Myanmar given ASEAN chair after signs of reform

Myanmar on Thursday won approval to chair Southeast Asia's regional bloc in 2014, in a reward for hints of reform from its new government after decades of military rule.

Despite warnings from the US that the move was premature, leaders of the Association of Southeast Asia Nations (ASEAN) handed Myanmar the diplomatic prize at their summit on the Indonesian resort island of Bali.

"All leaders are in agreement that significant changes, significant developments, have taken place in Myanmar and those changes have made it more conducive for Myanmar to carry out this responsibility," said Indonesian Foreign Minister Marty Natalegawa.

The leaders of the Association of South East Asian Nations (ASEAN)

In 2006, Myanmar was forced to renounce the ASEAN rotating presidency in the face of criticism over its human rights record and the ruling junta's failure to shift to democracy.

But since elections a year ago, the military-backed government has held direct talks with opposition leader Aung San Suu Kyi, freed 200 dissidents and frozen work on an unpopular mega-dam.

The regime is seeking to shrug off its image as an international pariah, but US President Barack Obama, speaking in Australia before travelling to Bali for Saturday's East Asia Summit, was cautious on the signs of reform.

He said that "violations of human rights persist" in Myanmar and that his administration would continue to push for change with a mix of sanctions and engagement.

"So we will continue to speak clearly about the steps that must be taken for the government of Burma (Myanmar) to have a better relationship with the United States," he said.

Rights campaigners say they fear that the reform drive could be reversed now that the the government has won the coveted ASEAN chairmanship, removing the incentive for more fundamental change.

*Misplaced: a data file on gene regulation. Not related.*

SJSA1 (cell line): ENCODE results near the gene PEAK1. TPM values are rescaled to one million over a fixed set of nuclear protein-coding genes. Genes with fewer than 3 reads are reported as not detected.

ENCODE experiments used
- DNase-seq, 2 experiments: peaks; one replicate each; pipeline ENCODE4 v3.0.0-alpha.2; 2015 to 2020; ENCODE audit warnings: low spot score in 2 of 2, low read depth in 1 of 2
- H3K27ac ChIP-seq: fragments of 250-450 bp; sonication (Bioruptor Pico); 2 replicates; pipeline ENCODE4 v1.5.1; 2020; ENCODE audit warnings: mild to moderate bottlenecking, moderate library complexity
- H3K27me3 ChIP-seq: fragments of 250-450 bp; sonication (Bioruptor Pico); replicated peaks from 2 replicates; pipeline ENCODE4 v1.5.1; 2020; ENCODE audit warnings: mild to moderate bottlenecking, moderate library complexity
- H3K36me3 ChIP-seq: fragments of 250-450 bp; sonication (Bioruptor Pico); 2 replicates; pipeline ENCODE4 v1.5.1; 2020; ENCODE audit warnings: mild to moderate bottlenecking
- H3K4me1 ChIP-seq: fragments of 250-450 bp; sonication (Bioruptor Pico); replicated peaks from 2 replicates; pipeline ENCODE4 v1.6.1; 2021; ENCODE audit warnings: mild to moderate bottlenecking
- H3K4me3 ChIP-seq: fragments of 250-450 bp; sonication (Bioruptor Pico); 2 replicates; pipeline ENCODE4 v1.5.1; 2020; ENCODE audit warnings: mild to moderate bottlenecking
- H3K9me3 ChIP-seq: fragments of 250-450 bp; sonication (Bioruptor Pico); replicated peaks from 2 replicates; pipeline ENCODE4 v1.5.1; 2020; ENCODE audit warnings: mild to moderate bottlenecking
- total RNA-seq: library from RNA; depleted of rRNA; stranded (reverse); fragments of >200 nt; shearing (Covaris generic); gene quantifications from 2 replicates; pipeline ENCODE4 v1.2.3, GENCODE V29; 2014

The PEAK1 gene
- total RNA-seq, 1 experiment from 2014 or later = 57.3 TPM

Malaysian Prime Minister Najib Razak said that Southeast Asian leaders were satisfied with the momentum in Myanmar.

"The reforms may not reach the level that makes everybody happy but as far as ASEAN is concerned they are positive and encouraging signs," he said in Bali.

"That should help them along the way so that they can achieve more progress towards a more inclusive and fair democracy."

Along with the ASEAN chairmanship, the decision means Myanmar will host the East Asia Summit in 2014, which brings ASEAN members together with the United States, China and Russia, among others.

A senior Myanmar official at the Bali conference said his government was confident the United States would attend the 2014 meeting.

Asked whether he was concerned that Washington could decide to boycott, Sit Aye, senior legal adviser to Myanmar President Thein Sein, said: "I don't think so.

"We will take this responsibility of chairmanship seriously."

Natalegawa said that while ASEAN leaders recognised the positive changes that had taken place in Myanmar, more measures including prisoner releases would be welcome.

"There is inherent in this sentiment to closely monitor the developments in Myanmar because ASEAN wants to ensure that in 2014 Myanmar will be more than where they are now, towards more democratisation," he said.

Myanmar's resolve for reforms will be tested this Friday, when Suu Kyi's opposition party is expected to announce its return to the official political arena after years of marginalisation by ruling generals.

Senior members of the National League for Democracy are to gather in Yangon to discuss re-registering as a political party, after it boycotted last year's vote over rules that would have forced it to expel imprisoned members.

Myanmar has long been a source of embarrassment for the group's more democratic states, overshadowing other problem members such as communist Vietnam and Laos, which have significant human rights issues of their own.


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